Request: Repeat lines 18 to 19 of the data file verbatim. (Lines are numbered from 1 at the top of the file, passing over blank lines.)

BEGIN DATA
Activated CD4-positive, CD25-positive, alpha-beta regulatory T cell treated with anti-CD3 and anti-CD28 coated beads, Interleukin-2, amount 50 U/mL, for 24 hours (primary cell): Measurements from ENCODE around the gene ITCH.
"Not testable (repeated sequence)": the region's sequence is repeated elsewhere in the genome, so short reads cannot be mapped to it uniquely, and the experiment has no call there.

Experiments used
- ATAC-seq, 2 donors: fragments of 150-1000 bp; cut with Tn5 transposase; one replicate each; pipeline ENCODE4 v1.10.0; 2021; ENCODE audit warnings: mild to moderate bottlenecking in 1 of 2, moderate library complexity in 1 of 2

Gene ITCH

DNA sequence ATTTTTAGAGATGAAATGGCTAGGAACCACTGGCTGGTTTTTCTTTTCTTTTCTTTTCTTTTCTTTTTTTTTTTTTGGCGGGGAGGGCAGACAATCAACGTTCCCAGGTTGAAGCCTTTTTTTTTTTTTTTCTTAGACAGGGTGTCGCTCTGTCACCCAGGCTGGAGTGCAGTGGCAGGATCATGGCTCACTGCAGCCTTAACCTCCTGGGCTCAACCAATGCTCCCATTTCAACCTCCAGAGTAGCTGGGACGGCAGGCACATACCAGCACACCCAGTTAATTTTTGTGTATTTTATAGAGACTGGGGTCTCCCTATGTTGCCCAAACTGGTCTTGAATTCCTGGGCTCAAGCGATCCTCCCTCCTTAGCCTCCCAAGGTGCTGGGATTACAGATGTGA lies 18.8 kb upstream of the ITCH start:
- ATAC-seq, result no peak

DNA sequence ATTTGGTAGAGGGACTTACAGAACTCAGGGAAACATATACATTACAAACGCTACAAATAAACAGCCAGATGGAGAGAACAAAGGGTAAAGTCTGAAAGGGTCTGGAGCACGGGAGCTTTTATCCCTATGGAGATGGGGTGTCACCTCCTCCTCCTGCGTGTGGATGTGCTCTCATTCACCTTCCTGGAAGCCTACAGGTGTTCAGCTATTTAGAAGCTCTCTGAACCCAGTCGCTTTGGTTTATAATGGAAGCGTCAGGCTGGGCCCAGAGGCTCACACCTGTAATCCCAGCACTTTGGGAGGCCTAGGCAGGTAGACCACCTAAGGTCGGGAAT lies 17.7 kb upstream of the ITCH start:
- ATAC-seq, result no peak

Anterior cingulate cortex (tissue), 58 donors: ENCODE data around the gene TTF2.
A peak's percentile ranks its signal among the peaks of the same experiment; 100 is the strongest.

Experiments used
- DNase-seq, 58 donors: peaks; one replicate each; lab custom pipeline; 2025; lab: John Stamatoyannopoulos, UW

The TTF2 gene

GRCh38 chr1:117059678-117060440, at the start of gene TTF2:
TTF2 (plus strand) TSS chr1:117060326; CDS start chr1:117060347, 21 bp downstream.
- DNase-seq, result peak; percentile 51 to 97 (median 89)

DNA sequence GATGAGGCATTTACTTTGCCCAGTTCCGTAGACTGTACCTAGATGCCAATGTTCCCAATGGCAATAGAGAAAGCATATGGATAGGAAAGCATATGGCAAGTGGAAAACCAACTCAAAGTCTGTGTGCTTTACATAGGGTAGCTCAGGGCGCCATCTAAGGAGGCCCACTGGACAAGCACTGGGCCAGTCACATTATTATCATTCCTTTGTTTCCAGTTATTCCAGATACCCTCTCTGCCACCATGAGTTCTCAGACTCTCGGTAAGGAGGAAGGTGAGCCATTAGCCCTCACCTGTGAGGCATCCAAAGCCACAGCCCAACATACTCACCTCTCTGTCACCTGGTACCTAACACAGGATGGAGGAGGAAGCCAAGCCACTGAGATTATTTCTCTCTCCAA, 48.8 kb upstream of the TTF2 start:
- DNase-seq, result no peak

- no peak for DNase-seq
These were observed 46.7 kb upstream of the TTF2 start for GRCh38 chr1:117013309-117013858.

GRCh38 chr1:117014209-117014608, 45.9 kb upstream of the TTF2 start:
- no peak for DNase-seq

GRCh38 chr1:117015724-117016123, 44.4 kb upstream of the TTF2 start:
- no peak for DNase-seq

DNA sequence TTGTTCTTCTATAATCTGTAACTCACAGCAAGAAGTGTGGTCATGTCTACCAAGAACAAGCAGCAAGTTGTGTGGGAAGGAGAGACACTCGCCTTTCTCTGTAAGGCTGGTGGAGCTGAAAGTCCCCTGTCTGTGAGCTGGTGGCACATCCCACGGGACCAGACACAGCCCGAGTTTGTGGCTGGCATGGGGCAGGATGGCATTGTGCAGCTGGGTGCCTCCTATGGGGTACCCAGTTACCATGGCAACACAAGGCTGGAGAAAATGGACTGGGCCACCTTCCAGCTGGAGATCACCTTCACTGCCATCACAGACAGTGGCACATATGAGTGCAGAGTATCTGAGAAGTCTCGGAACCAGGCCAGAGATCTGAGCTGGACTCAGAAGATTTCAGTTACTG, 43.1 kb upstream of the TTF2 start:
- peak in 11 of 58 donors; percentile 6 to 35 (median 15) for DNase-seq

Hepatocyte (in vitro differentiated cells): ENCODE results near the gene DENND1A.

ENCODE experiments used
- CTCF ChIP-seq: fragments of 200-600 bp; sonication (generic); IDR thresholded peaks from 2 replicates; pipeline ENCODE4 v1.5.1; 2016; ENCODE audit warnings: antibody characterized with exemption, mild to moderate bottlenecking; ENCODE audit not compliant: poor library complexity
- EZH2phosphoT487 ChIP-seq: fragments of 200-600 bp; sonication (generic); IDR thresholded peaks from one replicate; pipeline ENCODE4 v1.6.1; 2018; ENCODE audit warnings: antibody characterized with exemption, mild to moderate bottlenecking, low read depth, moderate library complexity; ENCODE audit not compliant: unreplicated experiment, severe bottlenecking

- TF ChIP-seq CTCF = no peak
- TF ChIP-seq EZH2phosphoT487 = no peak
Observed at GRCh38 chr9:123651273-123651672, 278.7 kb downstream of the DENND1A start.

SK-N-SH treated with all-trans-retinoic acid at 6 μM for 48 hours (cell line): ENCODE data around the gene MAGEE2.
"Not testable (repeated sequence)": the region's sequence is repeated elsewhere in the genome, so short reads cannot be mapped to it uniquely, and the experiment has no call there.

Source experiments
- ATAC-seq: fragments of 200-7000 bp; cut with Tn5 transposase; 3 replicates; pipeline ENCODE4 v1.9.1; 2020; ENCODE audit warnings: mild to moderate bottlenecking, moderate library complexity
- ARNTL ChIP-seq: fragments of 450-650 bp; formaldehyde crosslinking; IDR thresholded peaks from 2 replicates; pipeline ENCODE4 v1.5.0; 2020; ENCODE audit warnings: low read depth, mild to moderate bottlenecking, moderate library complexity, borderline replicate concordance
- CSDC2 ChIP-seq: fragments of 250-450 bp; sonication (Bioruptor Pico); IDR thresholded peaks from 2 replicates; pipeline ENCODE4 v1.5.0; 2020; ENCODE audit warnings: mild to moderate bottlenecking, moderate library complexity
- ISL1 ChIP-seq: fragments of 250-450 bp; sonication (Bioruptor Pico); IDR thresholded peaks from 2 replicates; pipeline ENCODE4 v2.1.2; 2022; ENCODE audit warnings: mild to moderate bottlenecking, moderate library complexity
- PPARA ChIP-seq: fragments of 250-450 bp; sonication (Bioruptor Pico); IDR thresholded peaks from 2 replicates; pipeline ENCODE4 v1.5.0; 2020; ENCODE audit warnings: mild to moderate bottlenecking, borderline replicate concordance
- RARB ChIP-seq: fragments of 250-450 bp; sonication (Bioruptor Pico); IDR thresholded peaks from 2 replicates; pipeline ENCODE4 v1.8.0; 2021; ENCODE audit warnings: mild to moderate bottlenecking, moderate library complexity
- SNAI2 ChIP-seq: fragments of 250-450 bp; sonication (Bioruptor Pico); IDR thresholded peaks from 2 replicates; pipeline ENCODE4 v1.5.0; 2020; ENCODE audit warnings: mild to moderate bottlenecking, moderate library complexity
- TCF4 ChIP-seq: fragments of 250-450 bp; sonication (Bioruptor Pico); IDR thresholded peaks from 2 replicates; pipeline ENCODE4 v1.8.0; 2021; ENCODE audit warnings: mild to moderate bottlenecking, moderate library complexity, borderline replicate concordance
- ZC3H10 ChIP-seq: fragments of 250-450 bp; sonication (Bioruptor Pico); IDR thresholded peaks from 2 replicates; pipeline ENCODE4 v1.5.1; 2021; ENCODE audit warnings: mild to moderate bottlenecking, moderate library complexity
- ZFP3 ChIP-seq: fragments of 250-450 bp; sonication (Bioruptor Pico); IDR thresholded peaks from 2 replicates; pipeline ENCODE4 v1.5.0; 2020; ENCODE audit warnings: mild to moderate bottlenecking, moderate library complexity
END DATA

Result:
DNA sequence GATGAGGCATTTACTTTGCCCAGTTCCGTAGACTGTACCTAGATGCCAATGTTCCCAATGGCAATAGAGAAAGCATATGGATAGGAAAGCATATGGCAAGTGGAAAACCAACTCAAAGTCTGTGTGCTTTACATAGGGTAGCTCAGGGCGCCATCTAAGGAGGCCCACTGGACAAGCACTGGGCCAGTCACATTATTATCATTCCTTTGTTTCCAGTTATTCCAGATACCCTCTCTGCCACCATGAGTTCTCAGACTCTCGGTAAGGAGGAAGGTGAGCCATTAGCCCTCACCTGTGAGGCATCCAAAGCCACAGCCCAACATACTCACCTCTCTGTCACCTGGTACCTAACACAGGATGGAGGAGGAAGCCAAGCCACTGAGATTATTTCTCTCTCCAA, 48.8 kb upstream of the TTF2 start:
- DNase-seq, result no peak